I’ve just returned from a wonderful family holiday in Vanuatu and one thing I noticed was the packaging and other useful items made from natural materials. Of course, I knew the Ni-Vanuatu would have such brilliant solutions for going about daily life, I just wasn’t sure how much of the culture was still practiced. It turns out traditional knowledge is still highly valued. Below are some photos of the things I came across. Obviously these items present few issues at the end of their useful life because nature can reclaim and reuse the resources. There is still the issue though, of preventing over exploitation of natural resources. Here are some photos from the Port Vila Market Place:

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The next few photos are from our village visit. This was our favourite day and it was a great opportunity for my kids to learn about traditional ecological knowledge and for me to casually make some points about natural resources and waste. They thought their presents were very cool.

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Hats and clothing made from plant material like coconuts.
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Smoked banana served on a leaf.
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Basket and food wrapping made from leaves.
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Weaved children’s toys.
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Food is stored for months in banana leaf wrapped parcels in this vessel.
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Ainsley with all her weaved creations.

During our ‘Round Island’ Tour we enjoyed mangos for snacks and coconut juice through a straw made from a sapling branch.

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In addition to these experiences we avoided creating waste during our holiday by only purchasing activities (no shopping for souvenirs or anything like that) and by eating in for all meals (I ain’t cooking on holidays). Luckily reusable napkins, ramekins, and so on were common where we ate. Most of the time we didn’t feel like snacks because of the heat – ice creams excepted, and the water was drinkable in our area so we used our water bottles. We did have a couple of canned drinks but I’ve seen and heard conflicting information about whether cans can be recycled in Vanuatu.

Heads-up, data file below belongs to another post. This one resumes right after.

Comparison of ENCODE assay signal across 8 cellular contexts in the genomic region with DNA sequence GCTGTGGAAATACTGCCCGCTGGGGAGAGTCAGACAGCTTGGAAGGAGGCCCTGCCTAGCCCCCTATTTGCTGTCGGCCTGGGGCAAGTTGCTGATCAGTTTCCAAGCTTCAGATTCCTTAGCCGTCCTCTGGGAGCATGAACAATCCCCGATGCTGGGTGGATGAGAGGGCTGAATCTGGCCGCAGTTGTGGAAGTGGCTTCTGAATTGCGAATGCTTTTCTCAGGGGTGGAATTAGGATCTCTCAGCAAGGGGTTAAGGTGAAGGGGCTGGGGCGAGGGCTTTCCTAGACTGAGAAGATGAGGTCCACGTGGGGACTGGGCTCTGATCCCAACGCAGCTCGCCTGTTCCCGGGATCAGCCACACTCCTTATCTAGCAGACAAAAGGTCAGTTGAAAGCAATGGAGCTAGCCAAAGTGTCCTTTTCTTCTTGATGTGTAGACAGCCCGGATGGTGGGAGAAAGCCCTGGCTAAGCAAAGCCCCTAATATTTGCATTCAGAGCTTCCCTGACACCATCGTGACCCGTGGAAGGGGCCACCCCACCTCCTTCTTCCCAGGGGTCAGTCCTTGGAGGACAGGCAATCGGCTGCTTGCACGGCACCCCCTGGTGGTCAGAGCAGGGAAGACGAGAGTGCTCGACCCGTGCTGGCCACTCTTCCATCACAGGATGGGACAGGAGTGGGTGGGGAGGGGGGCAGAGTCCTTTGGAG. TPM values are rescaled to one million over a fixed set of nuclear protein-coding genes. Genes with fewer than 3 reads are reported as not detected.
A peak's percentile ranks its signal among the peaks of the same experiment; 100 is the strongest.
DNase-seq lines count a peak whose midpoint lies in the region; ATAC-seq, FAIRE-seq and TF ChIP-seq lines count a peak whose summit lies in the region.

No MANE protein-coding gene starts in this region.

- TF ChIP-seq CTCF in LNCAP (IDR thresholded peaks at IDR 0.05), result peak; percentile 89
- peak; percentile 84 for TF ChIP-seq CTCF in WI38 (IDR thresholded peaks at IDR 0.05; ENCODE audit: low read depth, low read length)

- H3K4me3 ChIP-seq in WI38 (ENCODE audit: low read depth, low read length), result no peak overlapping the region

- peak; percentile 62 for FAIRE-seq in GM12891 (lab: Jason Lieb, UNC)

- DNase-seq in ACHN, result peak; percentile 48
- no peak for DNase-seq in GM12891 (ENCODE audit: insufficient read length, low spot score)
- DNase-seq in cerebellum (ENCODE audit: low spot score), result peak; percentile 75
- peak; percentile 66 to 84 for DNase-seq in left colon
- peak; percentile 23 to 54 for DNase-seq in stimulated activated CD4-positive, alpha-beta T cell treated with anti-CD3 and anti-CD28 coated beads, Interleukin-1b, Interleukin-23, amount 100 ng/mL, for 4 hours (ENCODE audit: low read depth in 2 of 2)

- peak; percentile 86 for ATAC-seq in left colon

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But alongside all this eco friendliness was clear evidence of waste management issues. Plastic rubbish was everywhere and I could feel this little island drowning in it. Plastic packaged convenience items are constantly brought to the island, consumed and dumped because the infrastructure and behaviour changes needed to deal with these different waste materials has not been established or given the same priority as economic growth and social development needs. A Global Atlas article ranks Vanuatu as the 12th highest trash generating country at 3.28kgs per capita per day. Thankfully, consideration for the environment is now recognised as a national priority and there are many people working to address waste management issues.